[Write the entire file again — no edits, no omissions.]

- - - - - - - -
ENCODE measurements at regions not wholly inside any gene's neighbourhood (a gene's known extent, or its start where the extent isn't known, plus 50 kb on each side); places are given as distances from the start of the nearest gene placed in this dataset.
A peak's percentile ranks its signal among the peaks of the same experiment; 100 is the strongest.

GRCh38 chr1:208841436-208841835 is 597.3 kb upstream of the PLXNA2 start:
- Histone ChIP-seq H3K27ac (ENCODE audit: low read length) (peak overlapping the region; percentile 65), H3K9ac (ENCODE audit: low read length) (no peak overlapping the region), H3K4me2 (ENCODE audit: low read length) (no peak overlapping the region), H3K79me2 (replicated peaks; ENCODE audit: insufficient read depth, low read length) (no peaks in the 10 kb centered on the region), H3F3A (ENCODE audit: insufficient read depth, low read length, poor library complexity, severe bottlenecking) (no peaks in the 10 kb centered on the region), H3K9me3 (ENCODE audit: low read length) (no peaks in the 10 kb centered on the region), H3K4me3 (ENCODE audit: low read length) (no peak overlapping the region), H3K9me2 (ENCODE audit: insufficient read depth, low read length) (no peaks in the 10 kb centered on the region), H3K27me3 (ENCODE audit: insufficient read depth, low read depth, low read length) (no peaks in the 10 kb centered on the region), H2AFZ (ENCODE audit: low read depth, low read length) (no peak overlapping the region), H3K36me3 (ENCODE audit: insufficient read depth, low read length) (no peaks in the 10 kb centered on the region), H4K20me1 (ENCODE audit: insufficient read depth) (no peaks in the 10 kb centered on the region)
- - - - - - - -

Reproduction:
ENCODE measurements at regions not wholly inside any gene's neighbourhood (a gene's known extent, or its start where the extent isn't known, plus 50 kb on each side); places are given as distances from the start of the nearest gene placed in this dataset.
A peak's percentile ranks its signal among the peaks of the same experiment; 100 is the strongest.

GRCh38 chr1:208841436-208841835 is 597.3 kb upstream of the PLXNA2 start:
- Histone ChIP-seq H3K27ac (ENCODE audit: low read length) (peak overlapping the region; percentile 65), H3K9ac (ENCODE audit: low read length) (no peak overlapping the region), H3K4me2 (ENCODE audit: low read length) (no peak overlapping the region), H3K79me2 (replicated peaks; ENCODE audit: insufficient read depth, low read length) (no peaks in the 10 kb centered on the region), H3F3A (ENCODE audit: insufficient read depth, low read length, poor library complexity, severe bottlenecking) (no peaks in the 10 kb centered on the region), H3K9me3 (ENCODE audit: low read length) (no peaks in the 10 kb centered on the region), H3K4me3 (ENCODE audit: low read length) (no peak overlapping the region), H3K9me2 (ENCODE audit: insufficient read depth, low read length) (no peaks in the 10 kb centered on the region), H3K27me3 (ENCODE audit: insufficient read depth, low read depth, low read length) (no peaks in the 10 kb centered on the region), H2AFZ (ENCODE audit: low read depth, low read length) (no peak overlapping the region), H3K36me3 (ENCODE audit: insufficient read depth, low read length) (no peaks in the 10 kb centered on the region), H4K20me1 (ENCODE audit: insufficient read depth) (no peaks in the 10 kb centered on the region)